BIAB water calculations

nickwalters@icloud.com

New Member
Hi, I'm new to homebrewing and am mostly trying to figure it out on my own. There's so much differing information online, and most of it is imperial units, which makes it harder for me to follow.

I've already made two BIAB batches, an IPA and an APA, both of which turned out surprisingly well. However, I'm having trouble figuring out how to make calculations about how much water to use at each stage, so some advice would be great!

I have a 14 L fermentor and a 16 L kettle (a regular pot with no dead volume). Using a bag to mash 3.5 kg grains, I want to end up with 14 L in my fermentor. In my first two batches I made the mistake of covering the kettle during boiling, and my more experienced friend could taste a little DMO, though not loads, so next time I will leave uncovered during boiling and cooling. I don't yet know the evaporation rate from the kettle if leaving uncovered.

Because the kettle is only slightly bigger than the fermentor, and because the grains absorb some water, I would like to know how much water to use at each stage. I was thinking that one way to solve this would be to batch sparge the mashed grains. My brewhouse efficiency last time was around 58%, so sparging might also help improve that slightly. So would something like the following work?

• Prepare 13 L strike water at 68°C
• Mash 3.5 kg grains in 13 L water at 66°C
• Batch sparge grains in 4 L water at 76°C
• Boil the two batches together
• If the cooled volume is under 14 L and the OG is high enough to do so, top up with water to 14 L

I'm largely just guessing here, because I'm having trouble figuring out the calculations because the information online varies so much, so your help would really be appreciated!

Sounds plausible. What grain are you looking to use? Probably not that helpful, but a bigger pot is going to make things much simpler to predict.

Sounds plausible. What grain are you looking to use? Probably not that helpful, but a bigger pot is going to make things much simpler to predict.
Thanks for the reply, Mark. I'm mainly use pale ale malts so far, with up to 8% crystal T50. I agree that a bigger pot would make this much easier (the one I ordered was advertised as 17 L but turned out to be 16 L. I may invest in one in future, but right now would like to see if I can make it work with what I've got.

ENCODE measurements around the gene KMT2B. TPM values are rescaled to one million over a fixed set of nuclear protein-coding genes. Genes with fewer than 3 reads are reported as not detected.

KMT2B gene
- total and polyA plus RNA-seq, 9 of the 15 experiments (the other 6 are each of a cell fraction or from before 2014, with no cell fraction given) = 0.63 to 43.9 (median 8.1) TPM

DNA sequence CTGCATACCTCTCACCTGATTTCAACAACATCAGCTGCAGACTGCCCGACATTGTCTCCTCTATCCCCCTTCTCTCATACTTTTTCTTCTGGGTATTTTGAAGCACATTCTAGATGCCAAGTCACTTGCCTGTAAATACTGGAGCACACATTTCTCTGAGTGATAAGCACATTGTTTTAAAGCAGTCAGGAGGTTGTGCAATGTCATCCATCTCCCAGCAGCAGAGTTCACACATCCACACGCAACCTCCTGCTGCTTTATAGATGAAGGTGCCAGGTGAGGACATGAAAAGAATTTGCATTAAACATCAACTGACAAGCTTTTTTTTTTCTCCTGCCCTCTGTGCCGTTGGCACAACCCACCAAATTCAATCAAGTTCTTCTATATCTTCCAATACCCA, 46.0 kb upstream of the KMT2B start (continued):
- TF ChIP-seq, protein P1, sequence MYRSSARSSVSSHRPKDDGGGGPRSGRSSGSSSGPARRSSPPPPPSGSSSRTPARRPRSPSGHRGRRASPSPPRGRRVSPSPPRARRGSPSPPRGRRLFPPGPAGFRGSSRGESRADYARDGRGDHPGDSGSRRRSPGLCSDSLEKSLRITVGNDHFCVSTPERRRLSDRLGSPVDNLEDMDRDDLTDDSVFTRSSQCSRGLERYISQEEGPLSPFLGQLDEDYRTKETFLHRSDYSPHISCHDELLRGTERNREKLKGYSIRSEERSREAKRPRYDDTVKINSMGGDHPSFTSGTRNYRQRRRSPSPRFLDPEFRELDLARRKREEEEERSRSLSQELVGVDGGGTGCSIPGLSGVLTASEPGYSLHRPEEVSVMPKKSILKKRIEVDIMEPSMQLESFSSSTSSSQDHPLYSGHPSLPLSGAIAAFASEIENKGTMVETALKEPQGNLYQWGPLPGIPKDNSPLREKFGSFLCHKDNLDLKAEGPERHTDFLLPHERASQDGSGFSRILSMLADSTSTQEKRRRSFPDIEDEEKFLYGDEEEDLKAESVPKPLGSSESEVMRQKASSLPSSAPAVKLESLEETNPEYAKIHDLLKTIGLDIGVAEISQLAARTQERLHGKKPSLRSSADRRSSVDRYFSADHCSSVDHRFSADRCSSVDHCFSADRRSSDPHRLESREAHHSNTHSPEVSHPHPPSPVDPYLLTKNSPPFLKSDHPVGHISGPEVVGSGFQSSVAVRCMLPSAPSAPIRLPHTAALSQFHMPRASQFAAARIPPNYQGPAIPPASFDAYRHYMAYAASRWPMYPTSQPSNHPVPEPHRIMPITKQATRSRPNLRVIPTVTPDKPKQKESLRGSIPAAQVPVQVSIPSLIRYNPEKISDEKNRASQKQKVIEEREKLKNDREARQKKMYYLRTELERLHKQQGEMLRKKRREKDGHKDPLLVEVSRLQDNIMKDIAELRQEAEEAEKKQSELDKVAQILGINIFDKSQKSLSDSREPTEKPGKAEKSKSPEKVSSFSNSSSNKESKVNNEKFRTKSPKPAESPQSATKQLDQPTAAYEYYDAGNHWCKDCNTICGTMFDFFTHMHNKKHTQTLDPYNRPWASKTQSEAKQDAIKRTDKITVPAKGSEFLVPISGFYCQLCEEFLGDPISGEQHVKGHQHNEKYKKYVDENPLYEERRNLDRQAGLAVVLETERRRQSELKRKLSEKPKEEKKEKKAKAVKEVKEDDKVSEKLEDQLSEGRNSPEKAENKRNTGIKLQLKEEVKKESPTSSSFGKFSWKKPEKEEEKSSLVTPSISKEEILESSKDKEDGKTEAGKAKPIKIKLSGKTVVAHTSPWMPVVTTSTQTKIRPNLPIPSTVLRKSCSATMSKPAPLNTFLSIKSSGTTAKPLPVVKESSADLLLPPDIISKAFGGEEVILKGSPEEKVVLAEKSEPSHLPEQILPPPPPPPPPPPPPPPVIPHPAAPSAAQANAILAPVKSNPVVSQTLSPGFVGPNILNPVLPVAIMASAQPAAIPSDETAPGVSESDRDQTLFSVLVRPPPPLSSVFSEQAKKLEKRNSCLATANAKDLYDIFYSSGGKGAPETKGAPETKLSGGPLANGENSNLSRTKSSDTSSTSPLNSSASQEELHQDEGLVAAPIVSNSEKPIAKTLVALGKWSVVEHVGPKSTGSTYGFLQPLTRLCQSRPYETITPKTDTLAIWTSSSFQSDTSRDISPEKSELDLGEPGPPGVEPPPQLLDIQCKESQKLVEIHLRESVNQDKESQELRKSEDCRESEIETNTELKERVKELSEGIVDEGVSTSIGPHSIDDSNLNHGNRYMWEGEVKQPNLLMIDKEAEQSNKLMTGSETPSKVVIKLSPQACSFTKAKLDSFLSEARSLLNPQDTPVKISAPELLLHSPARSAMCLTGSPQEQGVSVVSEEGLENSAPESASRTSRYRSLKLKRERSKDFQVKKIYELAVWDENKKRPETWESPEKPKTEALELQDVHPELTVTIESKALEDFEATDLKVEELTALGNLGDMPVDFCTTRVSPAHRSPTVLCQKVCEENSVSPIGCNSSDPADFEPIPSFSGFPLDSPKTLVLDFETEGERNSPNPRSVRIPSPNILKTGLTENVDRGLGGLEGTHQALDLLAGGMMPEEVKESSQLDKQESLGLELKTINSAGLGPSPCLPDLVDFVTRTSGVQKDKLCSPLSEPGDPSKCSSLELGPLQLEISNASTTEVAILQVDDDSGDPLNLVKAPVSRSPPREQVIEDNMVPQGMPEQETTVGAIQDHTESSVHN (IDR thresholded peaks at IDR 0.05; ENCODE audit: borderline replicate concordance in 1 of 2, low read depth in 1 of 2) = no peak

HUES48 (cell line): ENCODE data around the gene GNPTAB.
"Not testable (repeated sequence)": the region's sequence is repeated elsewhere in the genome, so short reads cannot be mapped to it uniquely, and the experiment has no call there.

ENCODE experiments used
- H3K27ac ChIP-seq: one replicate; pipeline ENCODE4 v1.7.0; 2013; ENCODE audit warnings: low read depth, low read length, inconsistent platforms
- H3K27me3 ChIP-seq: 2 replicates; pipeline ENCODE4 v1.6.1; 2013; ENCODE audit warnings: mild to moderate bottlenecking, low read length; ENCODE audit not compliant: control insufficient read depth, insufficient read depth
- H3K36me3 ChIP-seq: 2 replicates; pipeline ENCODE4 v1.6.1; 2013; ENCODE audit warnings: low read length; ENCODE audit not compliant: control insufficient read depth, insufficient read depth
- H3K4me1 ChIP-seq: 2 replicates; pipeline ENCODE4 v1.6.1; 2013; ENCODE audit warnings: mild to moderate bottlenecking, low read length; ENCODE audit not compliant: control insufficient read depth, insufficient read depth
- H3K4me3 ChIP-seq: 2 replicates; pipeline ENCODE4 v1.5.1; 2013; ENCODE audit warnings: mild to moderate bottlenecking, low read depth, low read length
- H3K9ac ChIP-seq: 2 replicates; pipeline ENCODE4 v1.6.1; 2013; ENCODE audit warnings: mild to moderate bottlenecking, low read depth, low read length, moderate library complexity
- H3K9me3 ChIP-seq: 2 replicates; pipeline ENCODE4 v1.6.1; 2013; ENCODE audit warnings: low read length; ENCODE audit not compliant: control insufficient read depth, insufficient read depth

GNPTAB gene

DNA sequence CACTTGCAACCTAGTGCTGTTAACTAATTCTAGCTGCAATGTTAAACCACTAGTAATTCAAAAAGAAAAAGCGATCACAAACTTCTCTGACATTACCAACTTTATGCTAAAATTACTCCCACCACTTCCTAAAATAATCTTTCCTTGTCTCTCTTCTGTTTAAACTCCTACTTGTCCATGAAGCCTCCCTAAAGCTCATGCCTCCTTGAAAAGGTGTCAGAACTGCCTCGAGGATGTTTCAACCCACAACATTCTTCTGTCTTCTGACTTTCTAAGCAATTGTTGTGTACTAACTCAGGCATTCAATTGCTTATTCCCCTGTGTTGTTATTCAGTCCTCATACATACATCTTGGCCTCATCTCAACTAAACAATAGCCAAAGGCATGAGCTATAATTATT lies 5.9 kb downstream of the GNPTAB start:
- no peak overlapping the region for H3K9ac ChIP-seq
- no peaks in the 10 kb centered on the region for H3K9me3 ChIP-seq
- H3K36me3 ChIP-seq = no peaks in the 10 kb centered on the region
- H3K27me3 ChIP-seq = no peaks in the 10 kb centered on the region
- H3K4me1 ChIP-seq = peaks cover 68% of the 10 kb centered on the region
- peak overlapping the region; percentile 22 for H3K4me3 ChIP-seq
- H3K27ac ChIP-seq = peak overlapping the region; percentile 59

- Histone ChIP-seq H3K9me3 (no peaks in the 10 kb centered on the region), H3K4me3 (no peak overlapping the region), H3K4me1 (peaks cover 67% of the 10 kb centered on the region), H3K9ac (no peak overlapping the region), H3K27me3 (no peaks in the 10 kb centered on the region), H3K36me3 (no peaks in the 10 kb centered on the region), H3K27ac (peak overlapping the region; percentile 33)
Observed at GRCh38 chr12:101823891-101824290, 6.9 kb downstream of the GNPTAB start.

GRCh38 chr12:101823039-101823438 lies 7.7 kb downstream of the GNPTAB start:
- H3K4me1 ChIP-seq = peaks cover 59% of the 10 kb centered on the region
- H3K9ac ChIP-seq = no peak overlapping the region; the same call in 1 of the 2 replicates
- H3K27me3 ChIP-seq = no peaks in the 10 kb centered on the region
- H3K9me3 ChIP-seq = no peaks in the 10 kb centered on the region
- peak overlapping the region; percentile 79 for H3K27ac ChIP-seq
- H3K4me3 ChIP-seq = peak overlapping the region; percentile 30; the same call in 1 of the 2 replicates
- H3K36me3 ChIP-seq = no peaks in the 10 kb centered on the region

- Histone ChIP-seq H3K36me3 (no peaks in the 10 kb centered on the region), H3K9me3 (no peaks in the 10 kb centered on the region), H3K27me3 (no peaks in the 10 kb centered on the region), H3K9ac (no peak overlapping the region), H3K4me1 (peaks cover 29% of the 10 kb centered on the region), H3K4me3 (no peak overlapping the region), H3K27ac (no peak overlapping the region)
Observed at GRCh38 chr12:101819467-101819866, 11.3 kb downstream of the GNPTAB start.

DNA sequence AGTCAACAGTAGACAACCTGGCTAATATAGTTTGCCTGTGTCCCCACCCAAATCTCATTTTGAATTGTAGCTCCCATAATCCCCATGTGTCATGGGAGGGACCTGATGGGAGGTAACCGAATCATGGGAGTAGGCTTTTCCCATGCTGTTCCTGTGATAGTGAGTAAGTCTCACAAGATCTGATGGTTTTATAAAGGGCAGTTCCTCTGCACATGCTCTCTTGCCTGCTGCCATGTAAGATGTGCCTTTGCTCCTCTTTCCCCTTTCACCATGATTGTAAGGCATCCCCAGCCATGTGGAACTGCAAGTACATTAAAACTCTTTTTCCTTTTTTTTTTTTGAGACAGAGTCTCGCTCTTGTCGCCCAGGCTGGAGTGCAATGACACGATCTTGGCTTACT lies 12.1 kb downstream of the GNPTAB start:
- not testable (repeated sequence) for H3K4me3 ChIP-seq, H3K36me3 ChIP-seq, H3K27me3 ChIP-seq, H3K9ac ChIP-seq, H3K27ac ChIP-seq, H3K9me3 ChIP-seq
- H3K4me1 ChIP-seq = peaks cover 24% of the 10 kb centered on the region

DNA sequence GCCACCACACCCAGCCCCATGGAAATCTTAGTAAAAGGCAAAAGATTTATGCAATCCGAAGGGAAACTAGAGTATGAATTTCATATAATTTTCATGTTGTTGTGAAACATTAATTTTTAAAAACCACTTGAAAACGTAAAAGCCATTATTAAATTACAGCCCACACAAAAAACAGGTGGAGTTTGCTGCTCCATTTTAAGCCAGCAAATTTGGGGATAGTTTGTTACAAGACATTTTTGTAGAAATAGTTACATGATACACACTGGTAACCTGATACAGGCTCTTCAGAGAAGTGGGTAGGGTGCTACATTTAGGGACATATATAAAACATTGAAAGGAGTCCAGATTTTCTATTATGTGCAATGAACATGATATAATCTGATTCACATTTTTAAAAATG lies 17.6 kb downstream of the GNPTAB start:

So using my BIAB system as an example, I'm:
• putting 12.8 litres of water in the kettle
• expecting to lose 2.8 litres of water to grain absorption when mashing
• starting the boil with 10 litres
• losing 3 litres for the 60 minute boil
• ending with 7 litres at 1.109
Problems with that are that I'm assuming 70% efficiency. I'd probably go lower to 60-65% efficiency because of the thicker mash and the amount of grains. But to keep the thought experiment going...

If I just dilute that with 7 litres of water to get to 14 litres in the fermenter I get 1.055, so with an average attenuation I'm probably getting something around 5.8-5.9 % ABV.

The dunk sparge and boil in the other pot will give you a few more points so if everything went perfectly you may be in the low 6% ABV range for a finished beer. There's a lot of unknowns and you should get your boil off rate worked out before you try a batch, but your idea still sounds plausible.

No idea about what that amount of dilution does to the taste, but you're not doing anything that hasn't been done before (though it may be more dilution than is generally the case).

Good info from Mark there!

To figure out your boil off rate, put a measured amount of water in your kettle, boil it for 30 minutes. When it cools measure how much water is left. Deduct that from the starting volume, multiply by 2 and there is your approximate voil off rate to put into your calculations.

Craigerr has a good suggestion. The metric imperial conversions are a pain in the ass so I tend to have a bunch of google calculator windows up while doing a brew day.

Thank you all for your replies, and sorry for my slow response.